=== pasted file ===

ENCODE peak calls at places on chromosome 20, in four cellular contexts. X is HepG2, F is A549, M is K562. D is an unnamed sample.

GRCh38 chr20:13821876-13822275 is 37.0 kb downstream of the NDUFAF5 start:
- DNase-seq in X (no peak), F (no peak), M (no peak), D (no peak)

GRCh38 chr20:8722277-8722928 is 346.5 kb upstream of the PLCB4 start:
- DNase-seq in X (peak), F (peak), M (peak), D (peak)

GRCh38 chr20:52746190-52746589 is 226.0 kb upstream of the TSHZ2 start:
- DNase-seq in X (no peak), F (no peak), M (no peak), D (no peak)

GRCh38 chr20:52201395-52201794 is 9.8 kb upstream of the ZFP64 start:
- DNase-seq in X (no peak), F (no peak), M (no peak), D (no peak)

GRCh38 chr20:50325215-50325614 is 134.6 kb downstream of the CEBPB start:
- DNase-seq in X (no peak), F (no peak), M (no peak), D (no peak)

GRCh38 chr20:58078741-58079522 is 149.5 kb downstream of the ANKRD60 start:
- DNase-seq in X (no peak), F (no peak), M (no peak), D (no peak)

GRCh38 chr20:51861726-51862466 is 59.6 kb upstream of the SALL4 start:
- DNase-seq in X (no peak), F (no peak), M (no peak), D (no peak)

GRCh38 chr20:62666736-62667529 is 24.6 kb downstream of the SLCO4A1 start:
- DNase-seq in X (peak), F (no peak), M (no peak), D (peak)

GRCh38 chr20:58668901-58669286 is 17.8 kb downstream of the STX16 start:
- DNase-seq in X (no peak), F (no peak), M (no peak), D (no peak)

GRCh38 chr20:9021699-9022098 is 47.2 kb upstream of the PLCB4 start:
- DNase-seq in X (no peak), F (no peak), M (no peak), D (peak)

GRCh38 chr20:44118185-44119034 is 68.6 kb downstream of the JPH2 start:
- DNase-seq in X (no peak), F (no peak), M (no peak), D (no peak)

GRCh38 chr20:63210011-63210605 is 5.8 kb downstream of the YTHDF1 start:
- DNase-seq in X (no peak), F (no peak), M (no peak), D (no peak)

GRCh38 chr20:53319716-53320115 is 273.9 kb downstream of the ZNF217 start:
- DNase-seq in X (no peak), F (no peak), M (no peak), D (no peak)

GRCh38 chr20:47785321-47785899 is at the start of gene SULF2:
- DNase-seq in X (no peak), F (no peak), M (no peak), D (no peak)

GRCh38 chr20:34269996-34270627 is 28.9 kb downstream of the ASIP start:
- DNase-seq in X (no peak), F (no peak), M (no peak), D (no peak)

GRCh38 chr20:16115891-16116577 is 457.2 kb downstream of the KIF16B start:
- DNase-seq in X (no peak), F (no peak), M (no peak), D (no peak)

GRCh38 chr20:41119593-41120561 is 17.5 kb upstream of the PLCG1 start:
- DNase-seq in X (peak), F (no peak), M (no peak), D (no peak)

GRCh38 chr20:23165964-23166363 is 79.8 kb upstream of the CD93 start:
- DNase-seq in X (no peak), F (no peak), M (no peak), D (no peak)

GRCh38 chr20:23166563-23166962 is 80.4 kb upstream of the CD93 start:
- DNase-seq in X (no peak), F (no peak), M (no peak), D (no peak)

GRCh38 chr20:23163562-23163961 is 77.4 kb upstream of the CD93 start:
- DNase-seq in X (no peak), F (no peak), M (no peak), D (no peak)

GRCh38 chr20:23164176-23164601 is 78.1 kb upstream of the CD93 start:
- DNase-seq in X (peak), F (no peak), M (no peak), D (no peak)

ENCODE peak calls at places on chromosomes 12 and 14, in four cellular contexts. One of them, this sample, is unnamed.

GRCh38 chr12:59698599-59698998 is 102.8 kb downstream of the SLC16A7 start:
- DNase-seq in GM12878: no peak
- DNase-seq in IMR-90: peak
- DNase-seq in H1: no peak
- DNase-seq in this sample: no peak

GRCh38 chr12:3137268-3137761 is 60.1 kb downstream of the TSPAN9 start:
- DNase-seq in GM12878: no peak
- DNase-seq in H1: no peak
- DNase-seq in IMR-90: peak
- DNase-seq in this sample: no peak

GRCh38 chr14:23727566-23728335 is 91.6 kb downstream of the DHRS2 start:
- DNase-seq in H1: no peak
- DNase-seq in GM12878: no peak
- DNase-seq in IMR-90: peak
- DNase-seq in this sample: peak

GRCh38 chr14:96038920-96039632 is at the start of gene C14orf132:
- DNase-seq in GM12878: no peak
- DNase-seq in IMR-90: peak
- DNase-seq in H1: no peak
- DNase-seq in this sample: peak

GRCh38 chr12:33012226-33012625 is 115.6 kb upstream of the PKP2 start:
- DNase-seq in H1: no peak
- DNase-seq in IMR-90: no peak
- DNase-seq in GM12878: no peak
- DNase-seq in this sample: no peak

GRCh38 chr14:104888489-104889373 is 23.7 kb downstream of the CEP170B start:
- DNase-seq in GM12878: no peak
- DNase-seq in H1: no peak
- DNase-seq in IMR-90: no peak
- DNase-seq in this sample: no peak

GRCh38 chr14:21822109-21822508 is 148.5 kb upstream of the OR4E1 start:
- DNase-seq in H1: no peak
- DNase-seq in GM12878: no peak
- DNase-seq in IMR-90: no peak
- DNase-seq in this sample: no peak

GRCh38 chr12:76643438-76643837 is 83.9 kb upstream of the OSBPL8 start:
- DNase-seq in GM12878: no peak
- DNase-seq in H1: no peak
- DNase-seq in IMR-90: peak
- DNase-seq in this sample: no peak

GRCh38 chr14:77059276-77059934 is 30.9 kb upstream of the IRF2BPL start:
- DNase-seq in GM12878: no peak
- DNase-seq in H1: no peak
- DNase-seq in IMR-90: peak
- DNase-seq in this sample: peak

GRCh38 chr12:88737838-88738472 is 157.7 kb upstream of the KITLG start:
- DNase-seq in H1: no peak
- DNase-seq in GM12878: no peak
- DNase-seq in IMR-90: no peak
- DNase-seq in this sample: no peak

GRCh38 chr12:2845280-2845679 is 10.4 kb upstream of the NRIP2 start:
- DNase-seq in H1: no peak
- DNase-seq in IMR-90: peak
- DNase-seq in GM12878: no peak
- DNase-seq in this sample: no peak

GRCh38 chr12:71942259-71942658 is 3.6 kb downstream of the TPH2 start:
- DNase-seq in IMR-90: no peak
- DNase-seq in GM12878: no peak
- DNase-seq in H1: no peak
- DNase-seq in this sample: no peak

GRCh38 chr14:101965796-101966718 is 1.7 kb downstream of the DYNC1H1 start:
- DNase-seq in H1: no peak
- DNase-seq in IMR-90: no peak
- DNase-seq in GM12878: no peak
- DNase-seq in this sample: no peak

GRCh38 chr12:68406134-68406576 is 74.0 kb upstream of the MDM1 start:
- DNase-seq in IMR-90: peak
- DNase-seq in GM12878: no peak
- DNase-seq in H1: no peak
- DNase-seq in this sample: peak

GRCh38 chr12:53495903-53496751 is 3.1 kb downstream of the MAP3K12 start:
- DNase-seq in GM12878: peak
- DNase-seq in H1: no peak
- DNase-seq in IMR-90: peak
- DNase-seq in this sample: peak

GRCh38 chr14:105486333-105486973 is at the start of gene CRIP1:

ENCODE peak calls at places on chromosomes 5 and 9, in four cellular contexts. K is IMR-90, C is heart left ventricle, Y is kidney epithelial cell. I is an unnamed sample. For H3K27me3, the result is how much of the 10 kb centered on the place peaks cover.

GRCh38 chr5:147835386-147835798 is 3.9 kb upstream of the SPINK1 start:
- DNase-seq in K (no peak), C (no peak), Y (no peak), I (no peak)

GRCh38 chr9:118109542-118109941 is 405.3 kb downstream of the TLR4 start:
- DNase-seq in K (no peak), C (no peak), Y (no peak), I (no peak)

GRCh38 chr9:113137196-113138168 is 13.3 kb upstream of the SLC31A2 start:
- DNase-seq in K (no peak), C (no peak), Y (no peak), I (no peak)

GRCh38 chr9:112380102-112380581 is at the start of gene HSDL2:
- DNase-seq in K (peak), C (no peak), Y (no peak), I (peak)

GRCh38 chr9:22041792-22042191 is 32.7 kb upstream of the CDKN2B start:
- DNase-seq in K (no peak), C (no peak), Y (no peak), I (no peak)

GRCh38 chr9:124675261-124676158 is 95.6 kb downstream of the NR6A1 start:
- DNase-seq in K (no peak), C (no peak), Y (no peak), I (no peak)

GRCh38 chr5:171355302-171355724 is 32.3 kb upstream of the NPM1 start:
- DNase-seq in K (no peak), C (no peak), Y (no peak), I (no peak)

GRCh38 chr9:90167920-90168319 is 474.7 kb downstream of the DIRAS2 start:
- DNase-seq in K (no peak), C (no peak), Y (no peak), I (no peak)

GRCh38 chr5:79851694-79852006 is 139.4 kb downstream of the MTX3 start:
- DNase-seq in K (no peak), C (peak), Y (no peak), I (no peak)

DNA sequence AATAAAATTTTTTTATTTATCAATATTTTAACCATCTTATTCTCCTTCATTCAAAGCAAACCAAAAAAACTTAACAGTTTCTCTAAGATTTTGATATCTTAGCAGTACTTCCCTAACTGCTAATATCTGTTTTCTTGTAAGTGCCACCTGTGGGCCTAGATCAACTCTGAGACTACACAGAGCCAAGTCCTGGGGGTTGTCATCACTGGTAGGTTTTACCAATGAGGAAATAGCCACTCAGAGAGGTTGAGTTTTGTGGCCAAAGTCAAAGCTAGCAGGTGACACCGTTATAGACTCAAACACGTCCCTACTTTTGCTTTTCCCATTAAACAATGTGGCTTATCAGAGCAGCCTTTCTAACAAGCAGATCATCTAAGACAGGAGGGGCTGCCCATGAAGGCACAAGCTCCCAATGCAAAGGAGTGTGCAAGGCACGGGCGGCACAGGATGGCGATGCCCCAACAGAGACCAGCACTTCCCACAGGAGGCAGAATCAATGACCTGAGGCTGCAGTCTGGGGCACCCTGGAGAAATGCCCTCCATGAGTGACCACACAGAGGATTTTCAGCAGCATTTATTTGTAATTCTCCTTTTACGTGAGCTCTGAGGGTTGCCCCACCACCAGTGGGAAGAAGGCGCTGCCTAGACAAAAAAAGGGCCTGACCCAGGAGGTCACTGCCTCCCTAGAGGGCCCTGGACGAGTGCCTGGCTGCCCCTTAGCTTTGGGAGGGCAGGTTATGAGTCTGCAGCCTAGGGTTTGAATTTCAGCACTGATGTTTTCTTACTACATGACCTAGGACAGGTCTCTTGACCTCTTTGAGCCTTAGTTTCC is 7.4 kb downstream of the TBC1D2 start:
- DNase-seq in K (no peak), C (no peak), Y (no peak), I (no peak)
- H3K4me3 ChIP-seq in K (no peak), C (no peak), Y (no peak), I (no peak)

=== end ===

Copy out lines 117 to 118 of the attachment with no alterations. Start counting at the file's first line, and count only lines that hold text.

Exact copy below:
- DNase-seq in H1: no peak
- DNase-seq in IMR-90: peak